Rabbi Simkha Y. Weintraub, LCSW, Rabbinic Director, JBFCS
The High Holidays are a time of Tshuvah, often translated as "Repentance". They integrate many dimensions and activities: personal moral introspection and accounting, seeking and granting forgiveness and interpersonal reconciliation. The following story, which dates from Talmudic times, illustrates how difficult and important this work is:
Soft as a Reed
Once, Rabbi Simon ben Eleazar was returning from the house of his master in Midgal Eder, riding on an ass and making his way along the seashore. He came upon an unusually ugly man. He said to him: "Empty one! What a beast you are! Is it possible that everyone in your town is an ugly as you are?!"
The man replied: "What can I do about it? Go to the Craftsman who made me and tell Him, How ugly is that utensil that you created!"
When Rabbi Simon ben Eleazar realized that he had sinned, he got off his ass, prostrated himself before the man, and said: "I beg you to forgive me!"
He said to him, "I shall not forgive you until you go the Craftsman who made me and tell Him, How ugly is that utensil you have created!"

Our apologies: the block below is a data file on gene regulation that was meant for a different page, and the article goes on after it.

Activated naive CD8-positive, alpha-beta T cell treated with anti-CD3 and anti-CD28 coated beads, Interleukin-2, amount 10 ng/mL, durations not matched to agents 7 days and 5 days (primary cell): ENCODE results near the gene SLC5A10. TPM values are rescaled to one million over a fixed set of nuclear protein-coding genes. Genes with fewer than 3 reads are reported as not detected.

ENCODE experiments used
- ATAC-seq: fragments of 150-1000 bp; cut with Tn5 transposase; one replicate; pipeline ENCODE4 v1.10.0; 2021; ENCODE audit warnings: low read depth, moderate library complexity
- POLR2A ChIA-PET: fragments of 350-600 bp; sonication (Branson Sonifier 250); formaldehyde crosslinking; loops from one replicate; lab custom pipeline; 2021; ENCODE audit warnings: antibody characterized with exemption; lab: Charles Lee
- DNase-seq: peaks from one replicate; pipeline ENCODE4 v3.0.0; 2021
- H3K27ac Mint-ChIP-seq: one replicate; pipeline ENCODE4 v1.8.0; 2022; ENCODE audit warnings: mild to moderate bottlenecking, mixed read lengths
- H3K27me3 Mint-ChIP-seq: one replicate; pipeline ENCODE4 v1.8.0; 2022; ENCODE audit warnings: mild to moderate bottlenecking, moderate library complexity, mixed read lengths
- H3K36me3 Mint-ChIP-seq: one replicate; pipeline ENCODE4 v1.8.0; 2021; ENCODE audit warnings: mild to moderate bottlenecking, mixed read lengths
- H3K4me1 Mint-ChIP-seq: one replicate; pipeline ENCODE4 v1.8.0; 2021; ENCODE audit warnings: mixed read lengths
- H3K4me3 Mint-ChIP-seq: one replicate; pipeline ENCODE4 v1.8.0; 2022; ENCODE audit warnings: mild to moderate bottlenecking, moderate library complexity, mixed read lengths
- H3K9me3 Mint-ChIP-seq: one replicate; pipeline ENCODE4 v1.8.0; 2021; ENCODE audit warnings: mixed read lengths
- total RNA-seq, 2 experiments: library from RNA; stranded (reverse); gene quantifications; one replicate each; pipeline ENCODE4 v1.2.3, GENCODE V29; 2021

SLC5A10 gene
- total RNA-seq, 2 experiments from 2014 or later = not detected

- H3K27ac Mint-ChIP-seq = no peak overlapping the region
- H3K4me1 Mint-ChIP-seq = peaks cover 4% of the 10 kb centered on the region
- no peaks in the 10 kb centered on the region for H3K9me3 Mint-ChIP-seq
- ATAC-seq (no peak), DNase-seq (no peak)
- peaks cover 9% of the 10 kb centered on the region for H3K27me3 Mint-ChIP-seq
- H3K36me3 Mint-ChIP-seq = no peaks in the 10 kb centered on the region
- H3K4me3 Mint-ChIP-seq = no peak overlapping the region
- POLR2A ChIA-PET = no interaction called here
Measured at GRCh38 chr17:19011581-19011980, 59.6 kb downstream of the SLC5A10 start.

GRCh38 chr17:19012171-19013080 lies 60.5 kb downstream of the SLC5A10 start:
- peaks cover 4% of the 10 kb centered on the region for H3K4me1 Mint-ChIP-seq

Rabbi Simon ran after the man for three miles. The townspeople came out to meet him, calling in his direction, "Peace be to you, my lord!"
The man said to them, "Whom do you call, my lord?"
They replied, "The one who is following after you."
He said to them, "If this is my lord, may there not be many more like him in Israel!"
They replied, "God forbid! What has he done to you?"
He said to them, "He did thus and so to me."
They said, "Nonetheless, forgive him."
He said to them, "I forgive him, on the condition that he not make a habit of acting in that way."
On that same day, Rabbi Simon entered his great study-house and gave an exposition:
"One should always be soft as a reed and not as tough as a cedar.
"In the case of a reed, all the winds in the world can go on blowing against it, but it sways with them, so that when the winds grow silent, it returns to stand in its place. And what is the destiny of a reed? In the end a pen is cut from it with which to writer a scroll of the Torah.
"But in the case of a cedar, it cannot stand in place, but when the south wind blows against it, it uproots the cedar and turns it over. And what is the destiny of a cedar? Foresters come and cut it down, and use it for roofs of houses, and the rest they toss into the fire.
"On the basis of this fact they have said, One should always be as soft as a reed and not as tough as a cedar."
- Avot de Rabbi Natan XLV:3,1
These "Spirituality Notes" are excerpts from our monthly E-newsletter. Articles are © JBFCS Rita J. Kaplan Jewish Connections Programs and may be reprinted free of charge as long as this credit line is included.